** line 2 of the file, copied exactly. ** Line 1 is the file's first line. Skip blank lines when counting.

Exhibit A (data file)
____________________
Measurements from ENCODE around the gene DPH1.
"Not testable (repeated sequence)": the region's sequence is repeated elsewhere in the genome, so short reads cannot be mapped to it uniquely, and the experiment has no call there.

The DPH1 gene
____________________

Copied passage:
"Not testable (repeated sequence)": the region's sequence is repeated elsewhere in the genome, so short reads cannot be mapped to it uniquely, and the experiment has no call there.